One of the photo adjustment tools is called Gamma, but what does it do?
Gamma sets the overall brightness and contrast tonal curve for an image. In other words, adjusting the Gamma will adjust both the brightness and the contrast at the same time.
For example, imagine you have an image that has some light areas and some dark areas, but you want to adjust the dark areas so that you can "see" them better.
If you use only brightness to adjust a photo, the whole photo will get lighter. While this might work for the dark areas, it might make the light areas look "washed out" or too light.
Another option might be to try to adjust contrast. However, contrast adjustments will make the darks darker and the lights brighter. While this can help if your photo is mostly light or mostly dark, it won't help as much if it's got elements of both.
Instead of Brightness or Contrast, you may want to try Gamma.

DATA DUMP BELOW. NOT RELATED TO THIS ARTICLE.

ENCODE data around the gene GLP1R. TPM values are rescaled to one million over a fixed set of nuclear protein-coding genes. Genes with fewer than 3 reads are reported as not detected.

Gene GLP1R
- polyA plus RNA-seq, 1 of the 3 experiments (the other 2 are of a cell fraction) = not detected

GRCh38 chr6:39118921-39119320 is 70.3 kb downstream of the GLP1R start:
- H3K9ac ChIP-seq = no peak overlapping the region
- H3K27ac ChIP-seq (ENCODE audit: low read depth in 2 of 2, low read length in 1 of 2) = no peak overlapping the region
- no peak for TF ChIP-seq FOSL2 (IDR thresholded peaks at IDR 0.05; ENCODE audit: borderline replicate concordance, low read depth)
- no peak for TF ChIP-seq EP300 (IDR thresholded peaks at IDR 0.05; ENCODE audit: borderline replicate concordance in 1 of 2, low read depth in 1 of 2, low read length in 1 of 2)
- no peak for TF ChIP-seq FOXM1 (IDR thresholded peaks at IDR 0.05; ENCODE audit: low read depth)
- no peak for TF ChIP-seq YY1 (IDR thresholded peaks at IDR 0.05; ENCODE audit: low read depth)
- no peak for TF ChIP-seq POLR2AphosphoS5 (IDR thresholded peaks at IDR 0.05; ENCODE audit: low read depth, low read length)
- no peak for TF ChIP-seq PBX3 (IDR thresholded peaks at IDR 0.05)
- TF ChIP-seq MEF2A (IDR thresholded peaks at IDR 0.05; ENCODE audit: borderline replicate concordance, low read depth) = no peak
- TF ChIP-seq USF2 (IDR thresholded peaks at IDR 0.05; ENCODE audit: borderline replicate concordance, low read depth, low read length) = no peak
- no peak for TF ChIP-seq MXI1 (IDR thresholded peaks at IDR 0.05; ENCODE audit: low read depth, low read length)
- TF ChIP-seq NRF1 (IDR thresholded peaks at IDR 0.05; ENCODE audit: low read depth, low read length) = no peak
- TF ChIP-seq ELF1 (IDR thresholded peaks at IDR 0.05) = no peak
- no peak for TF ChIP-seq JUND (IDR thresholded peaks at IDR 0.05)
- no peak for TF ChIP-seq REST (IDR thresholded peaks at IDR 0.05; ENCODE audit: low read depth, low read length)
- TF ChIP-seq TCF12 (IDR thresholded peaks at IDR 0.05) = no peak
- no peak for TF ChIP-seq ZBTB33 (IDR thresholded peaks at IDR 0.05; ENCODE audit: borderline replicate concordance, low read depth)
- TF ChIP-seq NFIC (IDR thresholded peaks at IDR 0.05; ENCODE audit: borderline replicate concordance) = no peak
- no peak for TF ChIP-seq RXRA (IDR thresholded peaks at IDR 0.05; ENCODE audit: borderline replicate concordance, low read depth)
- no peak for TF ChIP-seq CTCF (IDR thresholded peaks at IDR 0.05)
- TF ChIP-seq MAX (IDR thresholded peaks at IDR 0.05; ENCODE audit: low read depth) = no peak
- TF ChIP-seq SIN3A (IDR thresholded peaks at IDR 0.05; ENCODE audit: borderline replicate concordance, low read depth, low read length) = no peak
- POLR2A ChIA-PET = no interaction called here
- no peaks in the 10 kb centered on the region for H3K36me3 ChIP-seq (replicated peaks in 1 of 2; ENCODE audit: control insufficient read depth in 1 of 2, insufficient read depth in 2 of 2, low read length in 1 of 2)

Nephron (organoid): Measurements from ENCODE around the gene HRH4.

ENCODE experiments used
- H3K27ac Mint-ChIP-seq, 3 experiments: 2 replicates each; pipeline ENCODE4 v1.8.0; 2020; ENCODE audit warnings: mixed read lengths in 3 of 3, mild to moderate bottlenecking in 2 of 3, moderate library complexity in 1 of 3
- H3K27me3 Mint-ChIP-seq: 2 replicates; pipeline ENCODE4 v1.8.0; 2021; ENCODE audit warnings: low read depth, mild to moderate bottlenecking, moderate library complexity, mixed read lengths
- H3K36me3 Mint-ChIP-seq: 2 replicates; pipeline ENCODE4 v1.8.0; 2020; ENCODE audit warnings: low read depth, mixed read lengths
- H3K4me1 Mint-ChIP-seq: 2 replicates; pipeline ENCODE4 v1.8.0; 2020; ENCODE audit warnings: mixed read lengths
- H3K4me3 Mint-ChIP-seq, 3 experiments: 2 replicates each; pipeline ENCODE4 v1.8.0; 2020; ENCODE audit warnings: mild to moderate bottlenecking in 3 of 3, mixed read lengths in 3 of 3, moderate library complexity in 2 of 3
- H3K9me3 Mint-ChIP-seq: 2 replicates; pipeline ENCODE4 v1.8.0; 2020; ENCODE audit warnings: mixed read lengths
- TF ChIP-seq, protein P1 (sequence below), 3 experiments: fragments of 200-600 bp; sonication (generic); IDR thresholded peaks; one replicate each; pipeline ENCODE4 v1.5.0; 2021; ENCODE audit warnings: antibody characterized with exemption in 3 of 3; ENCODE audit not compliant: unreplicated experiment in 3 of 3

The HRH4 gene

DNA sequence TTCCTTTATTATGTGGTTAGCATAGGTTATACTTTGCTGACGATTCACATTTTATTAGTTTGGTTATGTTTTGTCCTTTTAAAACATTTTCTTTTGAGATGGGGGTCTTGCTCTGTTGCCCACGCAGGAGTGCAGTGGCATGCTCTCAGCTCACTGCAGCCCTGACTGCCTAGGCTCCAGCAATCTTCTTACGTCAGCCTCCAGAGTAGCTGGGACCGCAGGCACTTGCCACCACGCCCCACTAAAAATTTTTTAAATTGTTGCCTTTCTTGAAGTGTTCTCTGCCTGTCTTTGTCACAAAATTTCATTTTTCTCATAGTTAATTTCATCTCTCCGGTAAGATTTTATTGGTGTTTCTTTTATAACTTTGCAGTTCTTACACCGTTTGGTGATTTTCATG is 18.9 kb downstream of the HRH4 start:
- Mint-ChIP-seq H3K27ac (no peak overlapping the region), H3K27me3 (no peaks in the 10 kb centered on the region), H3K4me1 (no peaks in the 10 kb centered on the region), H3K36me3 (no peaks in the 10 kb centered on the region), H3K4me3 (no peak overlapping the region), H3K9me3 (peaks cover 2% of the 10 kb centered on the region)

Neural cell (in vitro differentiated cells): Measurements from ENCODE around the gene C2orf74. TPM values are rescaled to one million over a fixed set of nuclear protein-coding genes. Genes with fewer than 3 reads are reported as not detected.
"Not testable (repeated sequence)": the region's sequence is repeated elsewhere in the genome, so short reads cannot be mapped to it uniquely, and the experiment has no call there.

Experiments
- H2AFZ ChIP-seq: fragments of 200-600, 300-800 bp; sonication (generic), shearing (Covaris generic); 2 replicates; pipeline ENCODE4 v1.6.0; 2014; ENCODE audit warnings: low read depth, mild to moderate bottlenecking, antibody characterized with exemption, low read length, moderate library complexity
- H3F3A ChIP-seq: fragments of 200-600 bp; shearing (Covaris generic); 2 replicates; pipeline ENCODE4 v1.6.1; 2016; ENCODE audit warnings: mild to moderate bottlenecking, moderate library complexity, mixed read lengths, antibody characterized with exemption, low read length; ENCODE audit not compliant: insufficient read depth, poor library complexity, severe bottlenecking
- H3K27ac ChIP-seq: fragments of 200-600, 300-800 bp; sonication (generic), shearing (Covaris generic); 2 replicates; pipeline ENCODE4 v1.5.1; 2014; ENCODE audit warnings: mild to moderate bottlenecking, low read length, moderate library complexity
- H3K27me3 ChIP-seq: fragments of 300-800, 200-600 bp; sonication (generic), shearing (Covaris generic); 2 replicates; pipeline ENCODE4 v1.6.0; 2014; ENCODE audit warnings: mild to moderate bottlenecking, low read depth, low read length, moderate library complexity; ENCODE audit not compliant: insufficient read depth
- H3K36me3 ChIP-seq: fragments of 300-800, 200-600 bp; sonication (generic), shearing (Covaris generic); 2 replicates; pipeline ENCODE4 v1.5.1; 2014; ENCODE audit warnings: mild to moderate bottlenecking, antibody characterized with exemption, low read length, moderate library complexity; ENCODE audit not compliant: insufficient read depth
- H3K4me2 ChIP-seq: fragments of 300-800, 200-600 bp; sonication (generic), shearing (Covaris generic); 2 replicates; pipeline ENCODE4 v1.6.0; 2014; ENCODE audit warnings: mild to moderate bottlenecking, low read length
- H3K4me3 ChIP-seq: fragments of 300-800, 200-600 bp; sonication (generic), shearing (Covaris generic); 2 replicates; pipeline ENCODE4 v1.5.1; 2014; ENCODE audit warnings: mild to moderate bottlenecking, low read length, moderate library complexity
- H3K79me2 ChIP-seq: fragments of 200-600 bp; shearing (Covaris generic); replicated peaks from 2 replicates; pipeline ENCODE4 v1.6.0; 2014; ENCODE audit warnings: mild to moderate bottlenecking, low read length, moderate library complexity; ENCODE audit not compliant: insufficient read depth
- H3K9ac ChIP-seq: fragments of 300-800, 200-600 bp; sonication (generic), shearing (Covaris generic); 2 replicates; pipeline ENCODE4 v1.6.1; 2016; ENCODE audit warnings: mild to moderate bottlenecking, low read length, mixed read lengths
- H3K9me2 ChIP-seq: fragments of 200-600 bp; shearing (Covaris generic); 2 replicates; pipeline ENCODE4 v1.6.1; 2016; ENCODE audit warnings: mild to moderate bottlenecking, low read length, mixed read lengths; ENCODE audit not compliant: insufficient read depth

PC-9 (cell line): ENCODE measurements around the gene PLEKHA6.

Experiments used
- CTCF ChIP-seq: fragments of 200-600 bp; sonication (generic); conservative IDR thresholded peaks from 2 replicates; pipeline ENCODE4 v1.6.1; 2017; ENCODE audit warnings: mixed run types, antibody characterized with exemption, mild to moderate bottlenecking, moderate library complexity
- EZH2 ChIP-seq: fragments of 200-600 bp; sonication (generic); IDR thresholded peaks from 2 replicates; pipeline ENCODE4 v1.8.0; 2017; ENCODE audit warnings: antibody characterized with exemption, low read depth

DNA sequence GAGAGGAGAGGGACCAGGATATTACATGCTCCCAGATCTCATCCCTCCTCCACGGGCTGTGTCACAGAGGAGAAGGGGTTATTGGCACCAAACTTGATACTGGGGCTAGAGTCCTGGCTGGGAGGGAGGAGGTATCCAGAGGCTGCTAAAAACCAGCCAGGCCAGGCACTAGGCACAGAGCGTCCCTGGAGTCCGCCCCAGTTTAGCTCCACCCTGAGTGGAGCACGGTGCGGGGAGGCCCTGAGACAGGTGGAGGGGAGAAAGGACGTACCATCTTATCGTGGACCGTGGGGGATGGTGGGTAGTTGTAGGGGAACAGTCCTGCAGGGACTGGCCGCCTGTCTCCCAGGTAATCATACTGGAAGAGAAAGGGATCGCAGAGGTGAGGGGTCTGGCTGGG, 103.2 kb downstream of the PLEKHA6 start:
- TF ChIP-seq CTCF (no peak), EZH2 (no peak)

Raising the gamma tonal curve is going to make the overall image lighter, lowering gamma is going to make the overall image darker, but it will also increase/decrease the contrast at the same time.
For example, for a picture that has a lot of pinks. If the gamma increases, it's going to change the total tonal curve and what the eye perceives. It will make dark red areas a bit less red but will also increase the white balance to equal out the tonal curve of the photo. For images that have a high saturation of color over most of the image, you might want to try Gamma.
A special note about "out of gamut" colors: For best results, we recommend saving images in sRGB. Using other RGB formats can result in some distortion or loss of color in your images. For Adobe RGB, the difference will be small, but for some other formats like ProPhoto RGB, the difference will be very noticeable, both on the screen and in your printed book. However, there are certain shades of colors that can't be reproduced by our printing presses. Those include certain vivid, saturated colors, such as bright purple, hot pink, fluorescent colors, and neon colors, like the luminous blue of underwater photos.
These colors might look vivid on screen, but when printed, they may shift to less-vivid and more subdued colors. These colors are considered "out of gamut", which simply means our presses can't reproduce them. This isn't considered a print defect as it's ultimately a limitation of the print process.